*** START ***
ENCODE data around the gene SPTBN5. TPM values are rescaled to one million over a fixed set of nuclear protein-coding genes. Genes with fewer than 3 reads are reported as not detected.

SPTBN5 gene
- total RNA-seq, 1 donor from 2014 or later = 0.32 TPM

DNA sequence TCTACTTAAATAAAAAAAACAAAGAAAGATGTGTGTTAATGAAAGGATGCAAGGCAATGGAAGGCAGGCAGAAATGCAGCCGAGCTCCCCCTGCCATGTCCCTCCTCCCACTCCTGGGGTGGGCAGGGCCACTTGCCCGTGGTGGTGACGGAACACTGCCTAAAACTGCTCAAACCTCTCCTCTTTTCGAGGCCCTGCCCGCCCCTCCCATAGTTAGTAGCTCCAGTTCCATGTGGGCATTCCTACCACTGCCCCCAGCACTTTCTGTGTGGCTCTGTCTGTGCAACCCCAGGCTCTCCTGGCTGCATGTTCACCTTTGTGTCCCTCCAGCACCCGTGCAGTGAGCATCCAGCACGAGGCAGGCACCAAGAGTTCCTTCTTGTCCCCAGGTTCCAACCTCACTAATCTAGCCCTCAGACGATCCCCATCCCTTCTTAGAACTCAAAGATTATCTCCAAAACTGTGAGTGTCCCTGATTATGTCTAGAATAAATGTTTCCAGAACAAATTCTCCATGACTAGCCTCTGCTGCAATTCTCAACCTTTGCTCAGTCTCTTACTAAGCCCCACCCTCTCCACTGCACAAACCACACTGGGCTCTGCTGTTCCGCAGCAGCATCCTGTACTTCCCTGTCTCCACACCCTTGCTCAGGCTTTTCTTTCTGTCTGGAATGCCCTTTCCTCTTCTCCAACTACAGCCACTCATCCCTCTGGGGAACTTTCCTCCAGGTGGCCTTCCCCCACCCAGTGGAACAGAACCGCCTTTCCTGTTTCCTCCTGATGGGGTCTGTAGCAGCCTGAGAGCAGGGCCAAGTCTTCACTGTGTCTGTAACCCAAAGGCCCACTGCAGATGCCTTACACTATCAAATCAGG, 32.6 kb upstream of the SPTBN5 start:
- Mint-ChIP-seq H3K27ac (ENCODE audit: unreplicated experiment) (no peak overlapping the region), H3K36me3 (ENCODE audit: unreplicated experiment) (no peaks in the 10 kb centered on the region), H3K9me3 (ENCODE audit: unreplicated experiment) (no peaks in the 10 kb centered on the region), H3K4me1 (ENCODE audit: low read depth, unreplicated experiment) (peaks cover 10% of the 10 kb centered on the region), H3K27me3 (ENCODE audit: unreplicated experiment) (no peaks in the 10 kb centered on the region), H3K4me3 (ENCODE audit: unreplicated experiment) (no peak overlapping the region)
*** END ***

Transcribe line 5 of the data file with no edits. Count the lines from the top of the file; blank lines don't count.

- Mint-ChIP-seq H3K27ac (ENCODE audit: unreplicated experiment) (no peak overlapping the region), H3K36me3 (ENCODE audit: unreplicated experiment) (no peaks in the 10 kb centered on the region), H3K9me3 (ENCODE audit: unreplicated experiment) (no peaks in the 10 kb centered on the region), H3K4me1 (ENCODE audit: low read depth, unreplicated experiment) (peaks cover 10% of the 10 kb centered on the region), H3K27me3 (ENCODE audit: unreplicated experiment) (no peaks in the 10 kb centered on the region), H3K4me3 (ENCODE audit: unreplicated experiment) (no peak overlapping the region)